Source

Sign Petition to Ban DU

International Campaign to Ban Uranium Weapons

141 states support second uranium weapons resolution in UN General Assembly vote

The United Nations General Assembly has passed, by a huge majority, a resolution requesting its agencies to update their positions on the health and environmental effects of uranium weapons.
December 2 2008

The resolution, which had passed the First Committee stage on October 31st by 127 states to four, calls on three UN agencies – the World Health Organisation (WHO), the International Atomic Energy Agency (IAEA) and the United Nations Environment Programme (UNEP) to update their positions on uranium weapons. The overwhelming support for the text reflects increasing international concern over the long-term impact of uranium contamination in post-conflict environments and military ranges.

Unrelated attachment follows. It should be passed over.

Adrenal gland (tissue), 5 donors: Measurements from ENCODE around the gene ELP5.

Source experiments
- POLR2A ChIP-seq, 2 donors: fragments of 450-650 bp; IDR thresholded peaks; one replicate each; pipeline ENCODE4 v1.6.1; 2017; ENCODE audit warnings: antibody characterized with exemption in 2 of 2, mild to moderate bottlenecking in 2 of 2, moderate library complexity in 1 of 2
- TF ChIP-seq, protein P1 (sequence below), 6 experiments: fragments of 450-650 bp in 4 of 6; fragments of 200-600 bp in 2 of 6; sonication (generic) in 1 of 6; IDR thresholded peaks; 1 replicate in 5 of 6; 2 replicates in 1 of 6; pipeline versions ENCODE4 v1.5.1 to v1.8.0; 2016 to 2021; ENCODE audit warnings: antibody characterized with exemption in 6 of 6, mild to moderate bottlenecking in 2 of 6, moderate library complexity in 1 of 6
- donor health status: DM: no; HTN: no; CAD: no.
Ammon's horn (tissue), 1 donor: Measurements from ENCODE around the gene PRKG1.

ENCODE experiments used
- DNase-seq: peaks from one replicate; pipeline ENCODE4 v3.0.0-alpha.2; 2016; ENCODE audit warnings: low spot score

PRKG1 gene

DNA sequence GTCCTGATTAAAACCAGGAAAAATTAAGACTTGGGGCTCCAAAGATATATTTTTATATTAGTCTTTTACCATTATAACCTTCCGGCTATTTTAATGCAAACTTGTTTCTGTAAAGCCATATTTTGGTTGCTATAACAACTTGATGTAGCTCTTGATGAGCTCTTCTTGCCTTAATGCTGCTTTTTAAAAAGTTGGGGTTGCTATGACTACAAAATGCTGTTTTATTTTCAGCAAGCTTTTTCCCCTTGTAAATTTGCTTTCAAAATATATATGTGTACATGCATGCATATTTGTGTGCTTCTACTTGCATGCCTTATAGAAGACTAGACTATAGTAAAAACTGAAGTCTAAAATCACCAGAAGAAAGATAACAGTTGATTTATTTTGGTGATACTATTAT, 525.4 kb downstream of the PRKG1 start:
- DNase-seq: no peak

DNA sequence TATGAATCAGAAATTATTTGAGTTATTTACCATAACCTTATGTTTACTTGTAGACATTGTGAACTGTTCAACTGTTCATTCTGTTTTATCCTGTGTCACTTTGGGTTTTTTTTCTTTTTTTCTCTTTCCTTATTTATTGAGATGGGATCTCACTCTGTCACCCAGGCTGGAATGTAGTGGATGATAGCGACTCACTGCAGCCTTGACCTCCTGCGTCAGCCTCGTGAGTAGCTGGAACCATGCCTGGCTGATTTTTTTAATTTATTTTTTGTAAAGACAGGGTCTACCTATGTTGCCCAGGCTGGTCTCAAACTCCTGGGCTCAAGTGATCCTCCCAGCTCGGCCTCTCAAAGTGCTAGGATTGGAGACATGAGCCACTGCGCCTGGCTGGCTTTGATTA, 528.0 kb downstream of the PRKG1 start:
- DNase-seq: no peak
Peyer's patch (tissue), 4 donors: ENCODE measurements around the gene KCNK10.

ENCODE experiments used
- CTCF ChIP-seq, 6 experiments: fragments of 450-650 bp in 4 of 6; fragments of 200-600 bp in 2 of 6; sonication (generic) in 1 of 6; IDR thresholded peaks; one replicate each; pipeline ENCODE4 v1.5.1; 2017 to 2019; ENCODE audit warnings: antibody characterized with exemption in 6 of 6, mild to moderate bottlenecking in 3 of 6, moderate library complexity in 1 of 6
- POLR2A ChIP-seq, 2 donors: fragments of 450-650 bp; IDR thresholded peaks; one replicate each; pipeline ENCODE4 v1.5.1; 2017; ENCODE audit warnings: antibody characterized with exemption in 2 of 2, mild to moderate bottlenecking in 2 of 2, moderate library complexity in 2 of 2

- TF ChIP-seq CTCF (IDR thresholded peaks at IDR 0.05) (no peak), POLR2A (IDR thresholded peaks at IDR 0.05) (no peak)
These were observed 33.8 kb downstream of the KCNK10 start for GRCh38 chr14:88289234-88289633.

In the 17 years since uranium weapons were first used on a large scale in the 1991 Gulf War, a huge volume of peer-reviewed research has highlighted previously unknown pathways through which exposure to uranium’s heavy metal toxicity and radioactivity may damage human health.
Throughout the world, parliamentarians have responded by supporting calls for a moratorium and ban, urging governments and the military to take a precautionary approach. However the WHO and IAEA have been slow to react to this wealth of new evidence and it is hoped that this resolution will go some way to resolving this situation.

In a welcome move, the text requests that all three agencies work closely with countries affected by the use of uranium weapons in compiling their research. Until now, most research by UN member states has focused on exposure in veterans and not on the civilian populations living in contaminated areas. Furthermore, recent investigations into US veteran studies have found them to be wholly incapable of producing useful data.

The text also repeats the request for states to submit reports and opinions on uranium weapons to the UN Secretary General in the process that was started by last year’s resolution. Thus far, 19 states have submitted reports to the Secretary General; many of them call for action on uranium weapons and back a precautionary approach. It also places the issue on the agenda of the General Assembly’s 65th Session; this will begin in September 2010.